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The normalization of data is an essential ingredient to mass market EV

Article by Abhijit Sengupta, Senior Director and Head of Business for Southeast Asia and India, HERE Technologies

With traffic congestion being a frequent pain point in many Southeast Asian countries, electric vehicles (EVs) have become the solution to tackling congestion and pollution by offering environmental-friendly and sustainable modes of transportation.

As a result, interest in EVs has been growing across Southeast Asia in recent years. According to research, the EV market in Southeast Asia is expected to register a compound annual growth rate of 32.73% between 2022 and 2027 .

The uptake in EVs has also been bolstered by an increase in charging infrastructure and government policies to encourage the adoption of EVs in the region. However, having the right infrastructure alone is not enough to achieve mass EV adoption. Automakers, technology solution providers and governments need to work more closely together to ensure that they are keeping up with EVs drivers’ demands.

Feeding the appetite of EV drivers

A recent study done in the United States states that consumers purchase EVs for a variety of reasons such as environmental protection, cost savings and convenience. While environmental protection is a given and cost savings is relative to the type of EVs being purchased, let’s dive deeper into what it means to be convenient of EV drivers.

EV drivers everywhere want to know:

  1. How far can my EV go with the amount of juice left in it?
  2. Where can I charge up when I need to?
  3. How much does it cost to charge up?
  4. How long does it take to charge up?

Essentially, information data is what EV drivers want at their fingertips.

Abhijit Sengupta, Senior Director and Head of Business for Southeast Asia and India, HERE Technologies

However, the different types of data are more often than not represented in different formats or on different platforms, making it inconvenient for an EV driver to have all the information in one plate. Moreover, the data can sometimes appear to be inaccurate or presented in a poor user interface, resulting in a poor EV driving experience.

For instance, incomplete location data could direct EV drivers to a charging station that is either not working, does not exist, or worst – not being able to navigate drivers accurately. Furthermore, the lack of or inaccurate information on how far an EV can go on a single charge often leads to EV range anxiety – the fear of running out of power while driving an EV and not being able to find a charging point.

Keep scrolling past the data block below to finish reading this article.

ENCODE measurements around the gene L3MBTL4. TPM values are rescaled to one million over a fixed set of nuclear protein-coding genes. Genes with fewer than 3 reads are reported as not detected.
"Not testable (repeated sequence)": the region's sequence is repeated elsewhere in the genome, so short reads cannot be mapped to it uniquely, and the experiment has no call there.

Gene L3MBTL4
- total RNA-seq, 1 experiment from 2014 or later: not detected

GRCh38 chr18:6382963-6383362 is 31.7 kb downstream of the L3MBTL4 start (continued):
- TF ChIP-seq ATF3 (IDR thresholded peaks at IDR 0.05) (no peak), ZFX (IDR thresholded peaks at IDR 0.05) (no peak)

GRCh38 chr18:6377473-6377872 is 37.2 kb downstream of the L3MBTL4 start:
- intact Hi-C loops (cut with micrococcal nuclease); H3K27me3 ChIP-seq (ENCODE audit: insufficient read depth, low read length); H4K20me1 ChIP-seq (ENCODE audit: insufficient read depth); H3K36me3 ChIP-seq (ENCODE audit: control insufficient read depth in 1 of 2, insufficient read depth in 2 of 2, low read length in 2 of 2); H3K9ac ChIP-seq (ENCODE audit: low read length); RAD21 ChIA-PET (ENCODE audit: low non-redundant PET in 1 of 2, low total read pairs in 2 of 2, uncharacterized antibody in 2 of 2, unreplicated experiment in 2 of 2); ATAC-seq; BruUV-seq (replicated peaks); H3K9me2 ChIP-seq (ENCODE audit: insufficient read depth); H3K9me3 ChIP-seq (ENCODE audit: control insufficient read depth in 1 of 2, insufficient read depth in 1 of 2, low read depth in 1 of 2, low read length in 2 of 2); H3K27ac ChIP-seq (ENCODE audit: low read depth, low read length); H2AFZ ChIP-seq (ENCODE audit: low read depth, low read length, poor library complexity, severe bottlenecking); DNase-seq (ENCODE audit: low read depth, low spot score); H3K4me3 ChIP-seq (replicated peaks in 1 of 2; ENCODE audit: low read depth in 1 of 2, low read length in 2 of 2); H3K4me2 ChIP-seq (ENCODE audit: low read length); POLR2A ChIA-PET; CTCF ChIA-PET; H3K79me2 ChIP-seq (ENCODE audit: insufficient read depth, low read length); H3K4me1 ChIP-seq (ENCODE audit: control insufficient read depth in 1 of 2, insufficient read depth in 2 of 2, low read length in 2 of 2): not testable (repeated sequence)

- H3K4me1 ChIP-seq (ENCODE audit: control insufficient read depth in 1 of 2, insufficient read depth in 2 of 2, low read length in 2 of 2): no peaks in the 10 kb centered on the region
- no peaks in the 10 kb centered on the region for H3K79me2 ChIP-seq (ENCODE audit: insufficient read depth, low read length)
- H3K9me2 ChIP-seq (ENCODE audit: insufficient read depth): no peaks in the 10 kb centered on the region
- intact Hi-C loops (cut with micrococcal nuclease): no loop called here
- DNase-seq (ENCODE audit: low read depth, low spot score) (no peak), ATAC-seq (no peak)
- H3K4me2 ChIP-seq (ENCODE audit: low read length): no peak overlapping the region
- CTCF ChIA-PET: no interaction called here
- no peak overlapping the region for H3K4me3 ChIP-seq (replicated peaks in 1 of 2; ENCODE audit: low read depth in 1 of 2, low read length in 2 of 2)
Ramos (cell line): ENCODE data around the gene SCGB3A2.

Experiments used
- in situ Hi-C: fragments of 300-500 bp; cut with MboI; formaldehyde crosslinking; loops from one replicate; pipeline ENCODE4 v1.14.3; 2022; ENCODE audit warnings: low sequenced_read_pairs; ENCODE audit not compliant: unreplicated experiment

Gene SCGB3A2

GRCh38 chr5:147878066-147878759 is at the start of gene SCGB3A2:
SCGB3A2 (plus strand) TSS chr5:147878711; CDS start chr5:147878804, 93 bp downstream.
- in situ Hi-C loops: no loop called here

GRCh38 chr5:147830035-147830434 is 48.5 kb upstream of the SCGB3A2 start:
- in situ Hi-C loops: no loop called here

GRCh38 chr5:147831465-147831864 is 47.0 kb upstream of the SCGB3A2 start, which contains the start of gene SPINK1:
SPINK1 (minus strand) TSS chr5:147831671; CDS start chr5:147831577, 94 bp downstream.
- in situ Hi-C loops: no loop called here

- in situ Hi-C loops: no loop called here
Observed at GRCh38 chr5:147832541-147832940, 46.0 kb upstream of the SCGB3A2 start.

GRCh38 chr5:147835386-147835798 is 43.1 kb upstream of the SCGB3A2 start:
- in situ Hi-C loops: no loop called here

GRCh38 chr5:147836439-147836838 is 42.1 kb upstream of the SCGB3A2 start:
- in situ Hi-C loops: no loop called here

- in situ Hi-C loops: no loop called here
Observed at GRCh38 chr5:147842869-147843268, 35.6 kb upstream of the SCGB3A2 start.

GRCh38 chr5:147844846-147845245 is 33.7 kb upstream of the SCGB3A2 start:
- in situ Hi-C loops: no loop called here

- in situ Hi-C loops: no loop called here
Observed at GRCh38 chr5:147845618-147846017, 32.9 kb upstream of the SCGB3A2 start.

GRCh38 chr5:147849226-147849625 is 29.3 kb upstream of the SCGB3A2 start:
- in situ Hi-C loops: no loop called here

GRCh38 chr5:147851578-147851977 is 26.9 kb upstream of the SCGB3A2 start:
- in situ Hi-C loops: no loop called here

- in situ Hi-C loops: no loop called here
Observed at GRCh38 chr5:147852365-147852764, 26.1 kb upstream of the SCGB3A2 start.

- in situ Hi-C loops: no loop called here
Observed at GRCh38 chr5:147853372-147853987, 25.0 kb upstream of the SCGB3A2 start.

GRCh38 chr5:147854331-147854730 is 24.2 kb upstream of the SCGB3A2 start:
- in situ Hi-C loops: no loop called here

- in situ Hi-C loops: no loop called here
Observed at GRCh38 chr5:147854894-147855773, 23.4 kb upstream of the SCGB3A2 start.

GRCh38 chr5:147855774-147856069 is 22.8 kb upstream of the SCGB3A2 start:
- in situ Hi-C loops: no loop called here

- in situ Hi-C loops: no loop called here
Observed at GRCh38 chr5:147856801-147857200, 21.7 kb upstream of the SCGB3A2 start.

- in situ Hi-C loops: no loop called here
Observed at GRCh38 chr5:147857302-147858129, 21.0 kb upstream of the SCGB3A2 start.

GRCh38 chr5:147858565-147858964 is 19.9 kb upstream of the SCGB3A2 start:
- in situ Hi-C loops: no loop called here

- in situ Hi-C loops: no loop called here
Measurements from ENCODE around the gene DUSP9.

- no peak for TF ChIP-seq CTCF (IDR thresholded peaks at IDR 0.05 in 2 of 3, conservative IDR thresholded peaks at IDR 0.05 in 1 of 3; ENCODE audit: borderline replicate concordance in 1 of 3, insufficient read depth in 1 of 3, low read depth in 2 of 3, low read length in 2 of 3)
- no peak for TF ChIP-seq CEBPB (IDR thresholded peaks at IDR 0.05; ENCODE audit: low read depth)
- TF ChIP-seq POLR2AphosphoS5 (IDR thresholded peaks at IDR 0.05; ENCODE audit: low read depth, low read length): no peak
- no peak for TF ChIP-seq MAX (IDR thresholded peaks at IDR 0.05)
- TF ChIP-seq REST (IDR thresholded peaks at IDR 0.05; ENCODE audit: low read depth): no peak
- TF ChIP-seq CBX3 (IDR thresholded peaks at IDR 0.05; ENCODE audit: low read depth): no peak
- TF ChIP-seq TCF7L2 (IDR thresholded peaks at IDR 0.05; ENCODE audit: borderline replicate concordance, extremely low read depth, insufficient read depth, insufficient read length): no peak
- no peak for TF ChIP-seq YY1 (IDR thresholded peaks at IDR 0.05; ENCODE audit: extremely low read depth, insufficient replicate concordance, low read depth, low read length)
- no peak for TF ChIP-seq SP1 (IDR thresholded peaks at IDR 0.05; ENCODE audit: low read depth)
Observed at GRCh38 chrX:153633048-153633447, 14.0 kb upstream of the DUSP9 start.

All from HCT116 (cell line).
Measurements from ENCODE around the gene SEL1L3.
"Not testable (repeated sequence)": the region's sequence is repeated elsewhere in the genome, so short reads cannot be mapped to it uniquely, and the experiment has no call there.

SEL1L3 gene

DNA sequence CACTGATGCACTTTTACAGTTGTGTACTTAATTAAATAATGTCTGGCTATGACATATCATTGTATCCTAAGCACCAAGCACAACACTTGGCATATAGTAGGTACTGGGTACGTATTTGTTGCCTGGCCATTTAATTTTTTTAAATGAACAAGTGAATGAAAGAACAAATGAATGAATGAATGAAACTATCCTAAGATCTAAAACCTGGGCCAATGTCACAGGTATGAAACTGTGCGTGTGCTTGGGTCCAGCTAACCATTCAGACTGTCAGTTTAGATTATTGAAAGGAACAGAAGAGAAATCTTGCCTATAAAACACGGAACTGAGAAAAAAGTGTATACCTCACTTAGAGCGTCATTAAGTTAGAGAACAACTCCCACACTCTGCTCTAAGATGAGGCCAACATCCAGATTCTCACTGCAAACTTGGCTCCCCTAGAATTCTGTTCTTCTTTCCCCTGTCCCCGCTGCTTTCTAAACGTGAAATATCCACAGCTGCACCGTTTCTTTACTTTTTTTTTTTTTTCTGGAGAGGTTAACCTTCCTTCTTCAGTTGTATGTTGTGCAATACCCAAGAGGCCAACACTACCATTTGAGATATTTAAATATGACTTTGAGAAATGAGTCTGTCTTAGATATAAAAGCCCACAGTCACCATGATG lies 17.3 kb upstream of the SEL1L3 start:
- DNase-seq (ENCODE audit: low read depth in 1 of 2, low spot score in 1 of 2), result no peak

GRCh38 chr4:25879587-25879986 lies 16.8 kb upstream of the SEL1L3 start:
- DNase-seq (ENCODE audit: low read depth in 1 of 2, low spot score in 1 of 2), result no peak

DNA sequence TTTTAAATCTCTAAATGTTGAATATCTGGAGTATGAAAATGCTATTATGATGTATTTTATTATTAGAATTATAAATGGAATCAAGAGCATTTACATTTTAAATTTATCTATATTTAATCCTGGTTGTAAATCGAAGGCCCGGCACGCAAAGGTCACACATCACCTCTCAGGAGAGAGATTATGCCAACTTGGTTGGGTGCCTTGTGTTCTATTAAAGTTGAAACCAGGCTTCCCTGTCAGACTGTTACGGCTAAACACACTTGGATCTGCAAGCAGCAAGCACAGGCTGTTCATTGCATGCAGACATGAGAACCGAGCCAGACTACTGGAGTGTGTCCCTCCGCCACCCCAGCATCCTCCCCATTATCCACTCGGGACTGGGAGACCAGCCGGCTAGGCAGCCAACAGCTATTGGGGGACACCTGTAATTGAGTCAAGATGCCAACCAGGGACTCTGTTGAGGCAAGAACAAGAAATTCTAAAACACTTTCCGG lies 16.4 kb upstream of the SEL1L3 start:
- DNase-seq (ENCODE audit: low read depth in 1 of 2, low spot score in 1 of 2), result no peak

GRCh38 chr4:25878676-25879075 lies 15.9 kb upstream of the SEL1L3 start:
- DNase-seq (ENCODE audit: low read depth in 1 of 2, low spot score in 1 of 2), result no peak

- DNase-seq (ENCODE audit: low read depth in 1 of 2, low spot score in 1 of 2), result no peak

These challenges call for the need to make data accessible for all, in a normalized, secure, intuitive and safe manner without distracting EV drivers from their driving. To do that, EV automotive OEMs (original equipment manufacturers), charging-technology providers, map providers, operators, utilities, and other players within the EV ecosystem must employ the same format of data to enhance the overall EV driving experience.

The taste of normalized EV data

The good thing is that automakers are already aware that this needs to be done and some have already started to do so by diversifying their portfolios through partnerships.

For instance, in Singapore, the government is developing a single platform and partnering with multiple EV charging operators to aggregate and display key information of charging facilities. The Land Transport Authority says that this feature will be within the existing MyTransport.SG mobile app as part of a new module, and EV drivers can benefit from information such as real-time charging point availability in the future .

In Indonesia, Gojek and PT TBS Energi Utama Tbk (TBS), a leading integrated energy company in the country, has announced a joint venture known as Electrum, to develop infrastructure for two-wheel EVs throughout Indonesia . The two companies will collaborate to establish a comprehensive and scalable electric vehicle ecosystem, including two-wheel EV manufacturing, battery packaging, battery swap infrastructure, and financing for EV ownership.

By consolidating data in a normalized format within a unified technology platform, EV adoption will be able to move to mainstream adoption at scale. In the same vein, different type of companies such as payment provides can also be involved to make the EV charging experience more seamless and convenient.

Serving a better EV driving experience

The shift towards electromobility has already begun within Southeast Asia. According to the International Energy Agency, Indonesia has one of the world’s higher ratios of chargers to EVs in 2020, with the goal to build approximately 31,000 charging stations by 2030.

Thailand, on the other hand, has ambitions to be an EV production hub in Southeast Asia. The country aims to transform 50% of its total auto production to EVs by 2030. One of the ways to achieve that goal is through new incentives released by the Thai government that includes a significant exemption in import duty and excise tax for a wide range of EV models.

However, for EVs to go mainstream in the region, the different technologies involved within the EV ecosystem need to ‘talk’ the same language. This starts from normalizing and analyzing disparate data sets for further analysis, ensuring that data can be easily consumed by others.


(The views in this article is that of the author and do not necessarily represent the views of Tech Wire Asia)